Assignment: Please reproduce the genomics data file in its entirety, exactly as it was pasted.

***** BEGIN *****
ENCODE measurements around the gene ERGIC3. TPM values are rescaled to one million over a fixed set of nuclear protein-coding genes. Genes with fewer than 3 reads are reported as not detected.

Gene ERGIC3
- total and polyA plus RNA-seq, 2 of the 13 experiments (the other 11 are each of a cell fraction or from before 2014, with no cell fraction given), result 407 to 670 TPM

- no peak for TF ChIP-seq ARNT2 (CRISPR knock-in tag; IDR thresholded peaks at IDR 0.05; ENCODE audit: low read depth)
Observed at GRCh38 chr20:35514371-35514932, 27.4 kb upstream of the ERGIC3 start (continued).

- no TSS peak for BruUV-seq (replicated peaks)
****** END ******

ENCODE measurements around the gene ERGIC3. TPM values are rescaled to one million over a fixed set of nuclear protein-coding genes. Genes with fewer than 3 reads are reported as not detected.

Gene ERGIC3
- total and polyA plus RNA-seq, 2 of the 13 experiments (the other 11 are each of a cell fraction or from before 2014, with no cell fraction given), result 407 to 670 TPM

- no peak for TF ChIP-seq ARNT2 (CRISPR knock-in tag; IDR thresholded peaks at IDR 0.05; ENCODE audit: low read depth)
Observed at GRCh38 chr20:35514371-35514932, 27.4 kb upstream of the ERGIC3 start (continued).

- no TSS peak for BruUV-seq (replicated peaks)